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2000s Archive

Mountain High

Originally Published December 2006
How can you feast on wild boar and farmstead cheese and never gain an ounce? Pack your skis for Quebec’s Laurentians, where table and trail collide

True to their gallic souls, the Quebecois see absolutely no reason why going back to nature should entail leaving urbane pleasures behind. Especially when it comes to food. So it was particularly bad timing when, just as I was dutifully trying to shed a few pounds last winter, I was invited to spend a long weekend in the Laurentians, an expanse of hills, lakes, rivers, and gently rounded mountains that begins just beyond Montreal’s northern doorstep. I could already envision the slabs of foie gras, great piles of succulent, fatty smoked meat, groaning boards of locally produced raw-milk cheeses, beignet-like “beaver tails” the size of porterhouse steaks, sweet glassfuls of ice cider, and veritable oceans of fine French wines.

Fortunately, the Laurentians (in French, les Laurentides) provide a means of atoning for gastronomic sins. Crisscrossed by some 750 miles of trails, the region offers some of the finest downhill and cross-country skiing in the Northeast. But as I drove north on the autoroute, I realized that my resolve was going to be sorely tested. The thermometer, which had been flirting with zero Fahrenheit, went into free fall—5 below, 10, 15, finally settling at 20 below by the time I reached L’Eau à la Bouche, which, happily, isn’t a ski resort but a highly acclaimed restaurant in Sainte-Adèle. There, chef Anne Desjardins’s deft hand with local ingredients has made her something of a north-woods version of Alice Waters.

For Desjardins, the motivation for sourcing close to home is her firm belief that Quebec produces the best foods she can get—anywhere. The first course, duck foie gras, came from a farm 25 miles south of Montreal, and it was the perfect antidote to the sub-subzero temperature outdoors. A crisp seared crust put up a moment’s resistance before the warm, puddinglike interior burst inside my mouth. The wild boar I had next, its tenderloin seared, its shoulder gently braised with maple and thyme, also came from a local farm. As did my companion’s guinea hen. Its roasted breast was served with confit leg, and braised carrot and turnip napped with pan jus, a dribble of cream, and a few truffle shavings. We ended the meal with five Quebec cheeses—two goat’s-milk, three cow’s-milk. About the only thing that wasn’t from Quebec was our bottle of Côtes du Rhône, selected from a huge list of French wines on the advice of our waiter, who, like every full-time server there, had taken 400 hours of wine courses.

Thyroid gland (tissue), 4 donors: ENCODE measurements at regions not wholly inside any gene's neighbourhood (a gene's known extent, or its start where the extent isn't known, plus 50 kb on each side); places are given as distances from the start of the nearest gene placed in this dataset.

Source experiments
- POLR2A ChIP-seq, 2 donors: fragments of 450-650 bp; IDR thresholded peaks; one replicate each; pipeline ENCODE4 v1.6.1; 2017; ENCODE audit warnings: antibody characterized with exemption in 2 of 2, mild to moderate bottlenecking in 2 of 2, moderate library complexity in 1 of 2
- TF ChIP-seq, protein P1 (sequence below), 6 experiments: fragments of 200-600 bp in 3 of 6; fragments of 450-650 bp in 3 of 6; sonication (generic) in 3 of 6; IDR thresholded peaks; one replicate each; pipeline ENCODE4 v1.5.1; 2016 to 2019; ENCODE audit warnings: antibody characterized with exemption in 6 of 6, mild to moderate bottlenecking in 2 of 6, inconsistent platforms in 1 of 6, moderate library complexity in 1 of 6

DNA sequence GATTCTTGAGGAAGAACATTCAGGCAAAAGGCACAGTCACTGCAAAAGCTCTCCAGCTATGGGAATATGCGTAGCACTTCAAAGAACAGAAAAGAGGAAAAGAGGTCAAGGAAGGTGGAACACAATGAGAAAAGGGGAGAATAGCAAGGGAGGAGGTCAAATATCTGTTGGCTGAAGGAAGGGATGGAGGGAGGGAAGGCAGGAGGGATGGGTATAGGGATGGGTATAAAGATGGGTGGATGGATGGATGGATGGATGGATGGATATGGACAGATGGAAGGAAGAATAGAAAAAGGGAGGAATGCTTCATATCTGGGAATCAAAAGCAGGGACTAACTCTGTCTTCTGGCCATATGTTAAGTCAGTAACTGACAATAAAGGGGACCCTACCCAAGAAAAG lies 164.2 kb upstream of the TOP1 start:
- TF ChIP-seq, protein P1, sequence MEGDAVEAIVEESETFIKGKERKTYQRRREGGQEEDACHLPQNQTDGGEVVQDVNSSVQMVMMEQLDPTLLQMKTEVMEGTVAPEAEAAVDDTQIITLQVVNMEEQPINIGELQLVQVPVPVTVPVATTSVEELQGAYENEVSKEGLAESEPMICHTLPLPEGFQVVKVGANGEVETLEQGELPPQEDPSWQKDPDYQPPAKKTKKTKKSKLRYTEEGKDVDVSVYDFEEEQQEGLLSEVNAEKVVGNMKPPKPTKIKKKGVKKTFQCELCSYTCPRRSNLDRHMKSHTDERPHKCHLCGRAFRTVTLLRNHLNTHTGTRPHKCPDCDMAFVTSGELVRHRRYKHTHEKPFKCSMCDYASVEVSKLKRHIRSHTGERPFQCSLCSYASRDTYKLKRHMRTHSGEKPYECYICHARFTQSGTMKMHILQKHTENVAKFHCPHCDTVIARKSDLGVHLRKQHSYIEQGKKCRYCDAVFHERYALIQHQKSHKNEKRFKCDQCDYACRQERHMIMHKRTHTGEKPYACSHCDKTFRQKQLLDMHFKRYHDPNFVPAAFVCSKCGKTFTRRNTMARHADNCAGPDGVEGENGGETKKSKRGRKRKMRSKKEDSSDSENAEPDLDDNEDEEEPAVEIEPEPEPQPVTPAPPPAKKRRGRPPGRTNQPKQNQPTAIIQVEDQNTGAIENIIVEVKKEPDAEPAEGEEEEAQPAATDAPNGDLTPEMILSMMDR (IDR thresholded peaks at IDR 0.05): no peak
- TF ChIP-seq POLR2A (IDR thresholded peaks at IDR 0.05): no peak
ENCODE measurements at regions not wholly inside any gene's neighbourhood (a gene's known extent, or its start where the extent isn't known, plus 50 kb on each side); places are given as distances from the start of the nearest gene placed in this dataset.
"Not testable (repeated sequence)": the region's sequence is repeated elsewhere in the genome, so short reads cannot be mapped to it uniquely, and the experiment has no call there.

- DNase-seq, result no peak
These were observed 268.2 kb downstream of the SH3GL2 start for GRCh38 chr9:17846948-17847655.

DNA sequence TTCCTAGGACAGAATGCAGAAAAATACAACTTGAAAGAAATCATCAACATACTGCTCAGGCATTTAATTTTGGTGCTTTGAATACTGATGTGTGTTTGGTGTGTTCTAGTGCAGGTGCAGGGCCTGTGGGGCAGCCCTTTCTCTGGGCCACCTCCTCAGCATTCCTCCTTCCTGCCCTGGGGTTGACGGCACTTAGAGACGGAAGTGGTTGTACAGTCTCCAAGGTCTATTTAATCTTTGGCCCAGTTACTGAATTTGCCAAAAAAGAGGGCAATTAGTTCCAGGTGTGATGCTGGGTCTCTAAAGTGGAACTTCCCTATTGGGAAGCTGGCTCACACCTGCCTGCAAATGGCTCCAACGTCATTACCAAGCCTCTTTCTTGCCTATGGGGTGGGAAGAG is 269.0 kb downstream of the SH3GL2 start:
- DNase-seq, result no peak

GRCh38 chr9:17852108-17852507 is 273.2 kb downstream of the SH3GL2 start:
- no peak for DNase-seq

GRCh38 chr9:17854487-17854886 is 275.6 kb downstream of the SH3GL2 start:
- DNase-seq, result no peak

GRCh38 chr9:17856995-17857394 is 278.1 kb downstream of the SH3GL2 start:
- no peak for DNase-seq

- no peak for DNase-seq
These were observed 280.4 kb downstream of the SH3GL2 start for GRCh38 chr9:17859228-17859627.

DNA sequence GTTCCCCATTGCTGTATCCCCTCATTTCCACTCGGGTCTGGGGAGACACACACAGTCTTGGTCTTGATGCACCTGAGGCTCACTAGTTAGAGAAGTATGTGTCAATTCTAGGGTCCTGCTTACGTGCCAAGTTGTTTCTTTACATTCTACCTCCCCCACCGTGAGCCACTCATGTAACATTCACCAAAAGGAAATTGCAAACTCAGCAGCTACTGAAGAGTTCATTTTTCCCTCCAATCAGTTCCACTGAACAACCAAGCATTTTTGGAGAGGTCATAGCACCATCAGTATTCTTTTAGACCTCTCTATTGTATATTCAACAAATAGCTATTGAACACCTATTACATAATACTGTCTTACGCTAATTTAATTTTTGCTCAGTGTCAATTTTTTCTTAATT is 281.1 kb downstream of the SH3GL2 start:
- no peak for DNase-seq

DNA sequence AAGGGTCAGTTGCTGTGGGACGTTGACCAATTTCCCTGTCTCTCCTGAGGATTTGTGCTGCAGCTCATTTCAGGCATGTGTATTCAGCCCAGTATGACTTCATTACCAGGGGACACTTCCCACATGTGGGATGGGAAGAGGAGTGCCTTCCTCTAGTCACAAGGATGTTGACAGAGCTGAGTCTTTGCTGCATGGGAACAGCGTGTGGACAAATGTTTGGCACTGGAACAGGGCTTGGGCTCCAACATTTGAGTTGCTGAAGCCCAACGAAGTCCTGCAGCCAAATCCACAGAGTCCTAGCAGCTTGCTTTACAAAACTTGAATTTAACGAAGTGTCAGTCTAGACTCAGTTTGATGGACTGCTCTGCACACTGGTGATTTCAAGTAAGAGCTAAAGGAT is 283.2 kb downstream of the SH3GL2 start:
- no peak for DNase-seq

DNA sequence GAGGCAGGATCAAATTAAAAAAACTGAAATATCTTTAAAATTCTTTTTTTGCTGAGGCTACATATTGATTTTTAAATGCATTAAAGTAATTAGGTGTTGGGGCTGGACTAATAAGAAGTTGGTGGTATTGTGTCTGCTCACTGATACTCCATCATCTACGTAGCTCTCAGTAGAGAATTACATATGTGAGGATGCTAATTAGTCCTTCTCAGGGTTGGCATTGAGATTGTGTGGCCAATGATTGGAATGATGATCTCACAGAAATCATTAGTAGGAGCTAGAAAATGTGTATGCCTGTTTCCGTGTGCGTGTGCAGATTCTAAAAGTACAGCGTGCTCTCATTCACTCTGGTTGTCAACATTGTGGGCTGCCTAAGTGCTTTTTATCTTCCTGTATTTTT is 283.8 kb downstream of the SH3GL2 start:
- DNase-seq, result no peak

When we awoke the next morning, a fine windblown snow was falling, and the temperature had risen to five below. We gamely put on ski clothes and drove to the small town of Morin-Heights, which offers easy access to over 90 miles of cross-country trails. For once, I was glad to confront a long uphill stretch. As we climbed through a spruce and pine forest and past a series of small ponds, our bodies warmed and stayed that way until the final long downhill run, which ended with both of us sporting bushy white ice crystal beards made entirely from our frozen breath.

And so it goes in the laurentians—days on the trails; nights at the table. One afternoon we skied at Centre de Ski Far Hills, stopping for a snack on the bare summit. A tapestry of hills, valleys, and lakes spread out below us, and the cawing of a lone raven was the only sound disturbing the snowy silence. The next day we chased a bounding herd of white-tailed deer down an ungroomed trail at Ski de Fond Mont-Tremblant.

That evening, at Le Cheval de Jade, Olivier Tali, a young French chef, prepared a bouillabaisse for us that tasted exactly like one we’d eaten beside the Mediterranean, in Provence, which made sense; his fish is flown in from France. Another night, we followed a winding back road through the woods, and just when I thought we were lost, we arrived at Bistro à Champlain, located in a former general store. Inside, we chose from a wine cellar that housed an astounding 35,000 bottles of more than 3,000 different wines.

I’d say the Quebecois have a pretty good handle on how life in the country should be lived, and I succumbed to the rhythm of it. At the end of my days in the Laurentians, tucked into my large, soft, and very warm bed, I slept soundly, as only those with untroubled consciences can. I could repent for any overindulgence—and then some—another day.